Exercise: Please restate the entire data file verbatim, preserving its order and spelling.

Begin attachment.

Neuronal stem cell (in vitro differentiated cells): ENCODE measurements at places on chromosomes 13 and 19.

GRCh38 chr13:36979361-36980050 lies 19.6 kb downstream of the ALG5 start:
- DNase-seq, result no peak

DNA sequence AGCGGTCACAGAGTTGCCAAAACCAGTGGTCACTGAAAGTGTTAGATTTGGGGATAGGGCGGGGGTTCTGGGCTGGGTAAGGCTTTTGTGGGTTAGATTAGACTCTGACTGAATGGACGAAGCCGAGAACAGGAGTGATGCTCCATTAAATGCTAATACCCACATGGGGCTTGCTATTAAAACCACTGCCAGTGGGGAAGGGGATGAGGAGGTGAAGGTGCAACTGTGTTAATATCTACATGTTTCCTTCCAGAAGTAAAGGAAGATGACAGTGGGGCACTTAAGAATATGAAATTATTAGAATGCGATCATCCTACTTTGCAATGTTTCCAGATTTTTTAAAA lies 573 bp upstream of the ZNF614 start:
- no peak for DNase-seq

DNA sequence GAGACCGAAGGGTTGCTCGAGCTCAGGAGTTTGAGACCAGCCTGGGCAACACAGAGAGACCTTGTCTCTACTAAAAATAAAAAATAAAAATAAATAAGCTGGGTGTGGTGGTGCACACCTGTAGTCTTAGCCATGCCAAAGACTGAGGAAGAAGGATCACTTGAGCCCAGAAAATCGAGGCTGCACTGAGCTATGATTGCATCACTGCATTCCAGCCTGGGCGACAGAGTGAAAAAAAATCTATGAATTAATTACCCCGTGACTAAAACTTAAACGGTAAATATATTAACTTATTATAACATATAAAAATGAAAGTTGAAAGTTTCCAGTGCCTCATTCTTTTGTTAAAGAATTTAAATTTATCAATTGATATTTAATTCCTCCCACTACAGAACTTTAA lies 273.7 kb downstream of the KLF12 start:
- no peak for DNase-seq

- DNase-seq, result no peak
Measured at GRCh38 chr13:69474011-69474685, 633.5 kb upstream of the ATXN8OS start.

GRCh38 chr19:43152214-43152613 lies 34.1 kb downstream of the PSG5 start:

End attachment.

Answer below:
Neuronal stem cell (in vitro differentiated cells): ENCODE measurements at places on chromosomes 13 and 19.

GRCh38 chr13:36979361-36980050 lies 19.6 kb downstream of the ALG5 start:
- DNase-seq, result no peak

DNA sequence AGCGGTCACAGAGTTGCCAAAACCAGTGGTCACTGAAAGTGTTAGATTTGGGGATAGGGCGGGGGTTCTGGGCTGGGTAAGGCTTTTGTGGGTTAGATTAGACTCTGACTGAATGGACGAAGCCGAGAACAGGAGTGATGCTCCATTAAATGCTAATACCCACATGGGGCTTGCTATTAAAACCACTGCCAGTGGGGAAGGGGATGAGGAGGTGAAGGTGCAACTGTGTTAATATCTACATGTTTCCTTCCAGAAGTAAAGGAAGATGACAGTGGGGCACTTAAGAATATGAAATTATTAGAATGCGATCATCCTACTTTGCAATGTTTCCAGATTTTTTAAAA lies 573 bp upstream of the ZNF614 start:
- no peak for DNase-seq

DNA sequence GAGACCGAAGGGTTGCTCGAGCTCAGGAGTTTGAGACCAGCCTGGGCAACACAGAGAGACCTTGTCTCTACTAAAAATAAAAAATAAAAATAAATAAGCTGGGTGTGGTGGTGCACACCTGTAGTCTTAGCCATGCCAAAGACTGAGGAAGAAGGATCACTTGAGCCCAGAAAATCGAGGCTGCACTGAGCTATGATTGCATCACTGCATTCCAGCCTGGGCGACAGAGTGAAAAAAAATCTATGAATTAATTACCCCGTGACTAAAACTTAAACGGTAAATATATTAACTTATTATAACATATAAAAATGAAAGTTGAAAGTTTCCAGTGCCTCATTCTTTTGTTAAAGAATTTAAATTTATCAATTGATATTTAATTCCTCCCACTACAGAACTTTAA lies 273.7 kb downstream of the KLF12 start:
- no peak for DNase-seq

- DNase-seq, result no peak
Measured at GRCh38 chr13:69474011-69474685, 633.5 kb upstream of the ATXN8OS start.

GRCh38 chr19:43152214-43152613 lies 34.1 kb downstream of the PSG5 start: